FCPA Alert: Whistleblowers to be Paid Bounties in FCPA and Securities Fraud Cases if Senate's Financial Overhaul Bill is Enacted

A provision in pending financial regulatory legislation would allow whistleblowers in Foreign Corrupt Practices Act ("FCPA") and securities fraud cases to claim a 10 percent to 30 percent bounty in enforcement actions that impose penalties of more than $1 million. The U.S. government has levied significant penalties against corporations and individuals for violations of the FCPA in recent years, including a record $800 million fine in 2008. The promise of bounties measured as a percentage of such large penalties threatens to have immediate repercussions on the enforcement environment faced by companies with securities traded in the United States.


Senate Bill 3217, the Restoring American Financial Stability Act of 2010, seeks to pay a bounty to whistleblowers who voluntarily provide "original information" to the Securities and Exchange Commission ("SEC"). Such whistleblowers could receive between 10 percent and 30 percent of any monetary sanctions imposed in resulting enforcement actions. These payments would be measured by the sanctions imposed not just by the SEC, but also by those imposed in "related actions" brought by the U.S. Department of Justice or other agencies. The SEC would determine the precise amount of any award within the permitted range, taking into account such factors as the significance of the information received and the level of cooperation provided. Individuals convicted of related crimes would be barred from receiving awards. Whistleblowers are permitted to be represented by counsel under the legislation, and those who choose to provide information anonymously are required to have an attorney.


The SEC has operated a so-called "Bounty Program" for more than 20 years in connection with its enforcement of insider trading laws, although the agency has made few such awards. Some commentators suggested that the SEC expand this existing program to apply to all securities fraud after New York investment adviser Bernard Madoff cost investors billions of dollars in a massive Ponzi scheme that went undetected by the SEC for several years. In a June 30, 2009 letter to Representative Paul Kanjorski (D-Pa), however, the SEC's Inspector General H. David Kotz recommended that Congress itself create an expanded whistleblower program and provide specific criteria for awarding bounties.[1]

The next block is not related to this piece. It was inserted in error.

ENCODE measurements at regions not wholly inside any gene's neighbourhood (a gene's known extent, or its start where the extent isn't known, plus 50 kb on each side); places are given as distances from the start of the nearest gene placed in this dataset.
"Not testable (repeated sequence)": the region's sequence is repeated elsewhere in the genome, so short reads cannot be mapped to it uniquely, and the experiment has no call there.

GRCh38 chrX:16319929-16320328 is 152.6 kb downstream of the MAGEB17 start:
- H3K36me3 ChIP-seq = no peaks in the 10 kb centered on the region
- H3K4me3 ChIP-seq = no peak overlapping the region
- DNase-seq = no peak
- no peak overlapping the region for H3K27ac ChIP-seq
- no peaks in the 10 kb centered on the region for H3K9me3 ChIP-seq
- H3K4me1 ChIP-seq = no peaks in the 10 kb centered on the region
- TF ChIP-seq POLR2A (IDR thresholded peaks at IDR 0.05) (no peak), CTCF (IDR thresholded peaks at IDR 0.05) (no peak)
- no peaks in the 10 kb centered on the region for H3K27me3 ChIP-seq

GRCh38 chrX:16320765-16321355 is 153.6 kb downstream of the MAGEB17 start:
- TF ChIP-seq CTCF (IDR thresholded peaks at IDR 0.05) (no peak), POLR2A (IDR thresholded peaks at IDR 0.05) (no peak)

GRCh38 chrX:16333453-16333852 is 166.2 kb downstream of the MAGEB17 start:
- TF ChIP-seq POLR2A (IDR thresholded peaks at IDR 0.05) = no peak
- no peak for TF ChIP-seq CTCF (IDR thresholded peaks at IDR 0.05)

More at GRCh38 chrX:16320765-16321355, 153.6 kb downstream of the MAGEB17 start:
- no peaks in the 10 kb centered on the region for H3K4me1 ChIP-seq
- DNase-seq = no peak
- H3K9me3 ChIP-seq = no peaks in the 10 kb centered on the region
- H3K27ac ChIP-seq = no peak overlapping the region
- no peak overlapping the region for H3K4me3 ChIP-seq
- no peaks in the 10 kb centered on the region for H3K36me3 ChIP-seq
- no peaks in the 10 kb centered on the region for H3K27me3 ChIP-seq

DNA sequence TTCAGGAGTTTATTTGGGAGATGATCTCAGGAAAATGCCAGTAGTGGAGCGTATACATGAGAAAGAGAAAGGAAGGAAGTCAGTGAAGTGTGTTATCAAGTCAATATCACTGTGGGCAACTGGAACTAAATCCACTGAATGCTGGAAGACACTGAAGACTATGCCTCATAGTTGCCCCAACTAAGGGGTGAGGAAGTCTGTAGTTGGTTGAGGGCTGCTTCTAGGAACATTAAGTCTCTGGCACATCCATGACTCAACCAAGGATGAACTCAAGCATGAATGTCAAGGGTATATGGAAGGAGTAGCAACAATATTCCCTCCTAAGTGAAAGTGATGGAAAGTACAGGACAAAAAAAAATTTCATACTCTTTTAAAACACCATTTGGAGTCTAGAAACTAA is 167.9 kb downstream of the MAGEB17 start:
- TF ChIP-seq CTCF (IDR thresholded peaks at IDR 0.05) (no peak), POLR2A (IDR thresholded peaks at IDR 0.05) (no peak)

The program described in the Senate legislation would complement existing whistleblower protections provided by the Sarbanes Oxley Act of 2002 ("SOX"). Section 1107 of SOX grants the DOJ jurisdiction to impose criminal penalties on companies or individuals who knowingly and willfully retaliate against whistleblowers raising concerns about criminal law violations. SOX § 1107, 18 U.S.C. § 1513 (2006). Section 806 of SOX further creates a private right of action for whistleblowers who suffer retaliation for reporting violations of the securities laws or SEC regulations. 18 U.S.C. § 1514A(2) (2006).


Proponents of the Senate whistleblower provisions argue that the promise of a financial windfall is necessary to encourage key witnesses to come forward in light of the personal and professional risk associated with reporting violations. They point to a 2008 report from the Association of Certified Fraud Examiners, which found that more than half of the 1,000 fraud cases studied were discovered by tips, often from employees; only 4 percent of cases were found by external auditors, such as the SEC.[2] As one expert noted in written testimony to the House Committee on Financial Services, whistleblowers are the "best and cheapest" source of cases.[3]


On the other hand, it is not entirely clear that increased financial incentives for whistleblowers will result in better corporate compliance. Such rewards may create an incentive for employees to hide ongoing violations and report them externally, rather than taking proactive measures to stop ongoing violations. Moreover, giving witnesses a financial stake in enforcement actions arguably undermines the legitimacy and reliability of complaints, fostering spurious reports that could drown out the voice of legitimate whistleblowers. Allowing whistleblowers to submit reports anonymously only increases the risk of false alarms. The time and effort spent investigating such false accusations would be borne not only by the companies involved, but also by the SEC.


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[1] Congressman Paul E. Kanjorski press release, "7/1/2009: Kanjorski Receives SEC Inspector General's Initial Legislative Proposals From Madoff Investigation." available at

[2] 2008 Report to the Nation on Occupational Fraud and Abuse, Association of Certified Fraud Examiners, available at

[3] Testimony of Harry Markopolos, CFA, CFE, Chartered Financial Analyst, before the U.S. House of Representatives Committee on Financial Services (Feb. 4, 2009), available at